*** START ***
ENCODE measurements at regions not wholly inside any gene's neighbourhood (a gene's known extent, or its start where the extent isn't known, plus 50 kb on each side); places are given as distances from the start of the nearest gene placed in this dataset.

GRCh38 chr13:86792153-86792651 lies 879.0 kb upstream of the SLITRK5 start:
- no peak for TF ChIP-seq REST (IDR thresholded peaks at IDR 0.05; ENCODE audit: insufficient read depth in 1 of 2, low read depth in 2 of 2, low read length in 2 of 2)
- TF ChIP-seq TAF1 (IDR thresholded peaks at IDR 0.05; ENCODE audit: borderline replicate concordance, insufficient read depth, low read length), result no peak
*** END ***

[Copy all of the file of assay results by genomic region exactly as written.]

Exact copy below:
ENCODE measurements at regions not wholly inside any gene's neighbourhood (a gene's known extent, or its start where the extent isn't known, plus 50 kb on each side); places are given as distances from the start of the nearest gene placed in this dataset.

GRCh38 chr13:86792153-86792651 lies 879.0 kb upstream of the SLITRK5 start:
- no peak for TF ChIP-seq REST (IDR thresholded peaks at IDR 0.05; ENCODE audit: insufficient read depth in 1 of 2, low read depth in 2 of 2, low read length in 2 of 2)
- TF ChIP-seq TAF1 (IDR thresholded peaks at IDR 0.05; ENCODE audit: borderline replicate concordance, insufficient read depth, low read length), result no peak